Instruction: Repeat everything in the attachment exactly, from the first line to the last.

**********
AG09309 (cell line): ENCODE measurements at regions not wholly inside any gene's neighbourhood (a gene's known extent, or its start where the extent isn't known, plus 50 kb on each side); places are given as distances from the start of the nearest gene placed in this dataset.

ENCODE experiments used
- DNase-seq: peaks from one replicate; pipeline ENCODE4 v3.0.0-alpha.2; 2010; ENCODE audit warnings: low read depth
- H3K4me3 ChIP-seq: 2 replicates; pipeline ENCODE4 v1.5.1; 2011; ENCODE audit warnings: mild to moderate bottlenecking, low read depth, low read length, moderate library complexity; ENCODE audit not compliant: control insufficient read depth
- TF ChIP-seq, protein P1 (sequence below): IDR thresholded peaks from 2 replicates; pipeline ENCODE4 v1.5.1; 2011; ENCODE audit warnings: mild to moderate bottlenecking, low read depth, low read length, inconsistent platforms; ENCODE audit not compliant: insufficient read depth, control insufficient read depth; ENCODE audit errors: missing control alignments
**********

AG09309 (cell line): ENCODE measurements at regions not wholly inside any gene's neighbourhood (a gene's known extent, or its start where the extent isn't known, plus 50 kb on each side); places are given as distances from the start of the nearest gene placed in this dataset.

ENCODE experiments used
- DNase-seq: peaks from one replicate; pipeline ENCODE4 v3.0.0-alpha.2; 2010; ENCODE audit warnings: low read depth
- H3K4me3 ChIP-seq: 2 replicates; pipeline ENCODE4 v1.5.1; 2011; ENCODE audit warnings: mild to moderate bottlenecking, low read depth, low read length, moderate library complexity; ENCODE audit not compliant: control insufficient read depth
- TF ChIP-seq, protein P1 (sequence below): IDR thresholded peaks from 2 replicates; pipeline ENCODE4 v1.5.1; 2011; ENCODE audit warnings: mild to moderate bottlenecking, low read depth, low read length, inconsistent platforms; ENCODE audit not compliant: insufficient read depth, control insufficient read depth; ENCODE audit errors: missing control alignments